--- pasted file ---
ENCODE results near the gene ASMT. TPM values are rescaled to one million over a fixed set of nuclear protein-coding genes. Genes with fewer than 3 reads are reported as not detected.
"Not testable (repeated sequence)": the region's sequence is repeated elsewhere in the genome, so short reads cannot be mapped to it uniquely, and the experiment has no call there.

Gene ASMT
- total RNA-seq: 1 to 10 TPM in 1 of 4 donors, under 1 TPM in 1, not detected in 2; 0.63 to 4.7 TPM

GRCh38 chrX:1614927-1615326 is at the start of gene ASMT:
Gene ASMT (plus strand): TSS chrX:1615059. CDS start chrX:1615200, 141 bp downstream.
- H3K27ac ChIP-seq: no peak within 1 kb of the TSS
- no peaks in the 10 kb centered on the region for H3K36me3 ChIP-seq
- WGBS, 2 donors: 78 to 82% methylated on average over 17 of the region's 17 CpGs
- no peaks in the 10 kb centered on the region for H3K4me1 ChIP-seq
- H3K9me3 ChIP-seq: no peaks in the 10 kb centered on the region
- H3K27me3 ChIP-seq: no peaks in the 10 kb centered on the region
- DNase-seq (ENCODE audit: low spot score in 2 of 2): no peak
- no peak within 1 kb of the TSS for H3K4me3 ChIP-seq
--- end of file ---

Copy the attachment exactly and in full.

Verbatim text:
ENCODE results near the gene ASMT. TPM values are rescaled to one million over a fixed set of nuclear protein-coding genes. Genes with fewer than 3 reads are reported as not detected.
"Not testable (repeated sequence)": the region's sequence is repeated elsewhere in the genome, so short reads cannot be mapped to it uniquely, and the experiment has no call there.

Gene ASMT
- total RNA-seq: 1 to 10 TPM in 1 of 4 donors, under 1 TPM in 1, not detected in 2; 0.63 to 4.7 TPM

GRCh38 chrX:1614927-1615326 is at the start of gene ASMT:
Gene ASMT (plus strand): TSS chrX:1615059. CDS start chrX:1615200, 141 bp downstream.
- H3K27ac ChIP-seq: no peak within 1 kb of the TSS
- no peaks in the 10 kb centered on the region for H3K36me3 ChIP-seq
- WGBS, 2 donors: 78 to 82% methylated on average over 17 of the region's 17 CpGs
- no peaks in the 10 kb centered on the region for H3K4me1 ChIP-seq
- H3K9me3 ChIP-seq: no peaks in the 10 kb centered on the region
- H3K27me3 ChIP-seq: no peaks in the 10 kb centered on the region
- DNase-seq (ENCODE audit: low spot score in 2 of 2): no peak
- no peak within 1 kb of the TSS for H3K4me3 ChIP-seq